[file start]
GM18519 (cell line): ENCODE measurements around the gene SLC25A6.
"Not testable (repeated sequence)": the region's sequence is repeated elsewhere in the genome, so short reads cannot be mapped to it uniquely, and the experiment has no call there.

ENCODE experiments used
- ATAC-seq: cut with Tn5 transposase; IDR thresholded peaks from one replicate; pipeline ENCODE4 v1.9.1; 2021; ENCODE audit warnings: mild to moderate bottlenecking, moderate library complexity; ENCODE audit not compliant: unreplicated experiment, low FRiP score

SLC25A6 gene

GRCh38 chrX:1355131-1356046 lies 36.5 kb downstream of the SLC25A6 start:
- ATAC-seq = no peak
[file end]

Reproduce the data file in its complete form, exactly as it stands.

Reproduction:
GM18519 (cell line): ENCODE measurements around the gene SLC25A6.
"Not testable (repeated sequence)": the region's sequence is repeated elsewhere in the genome, so short reads cannot be mapped to it uniquely, and the experiment has no call there.

ENCODE experiments used
- ATAC-seq: cut with Tn5 transposase; IDR thresholded peaks from one replicate; pipeline ENCODE4 v1.9.1; 2021; ENCODE audit warnings: mild to moderate bottlenecking, moderate library complexity; ENCODE audit not compliant: unreplicated experiment, low FRiP score

SLC25A6 gene

GRCh38 chrX:1355131-1356046 lies 36.5 kb downstream of the SLC25A6 start:
- ATAC-seq = no peak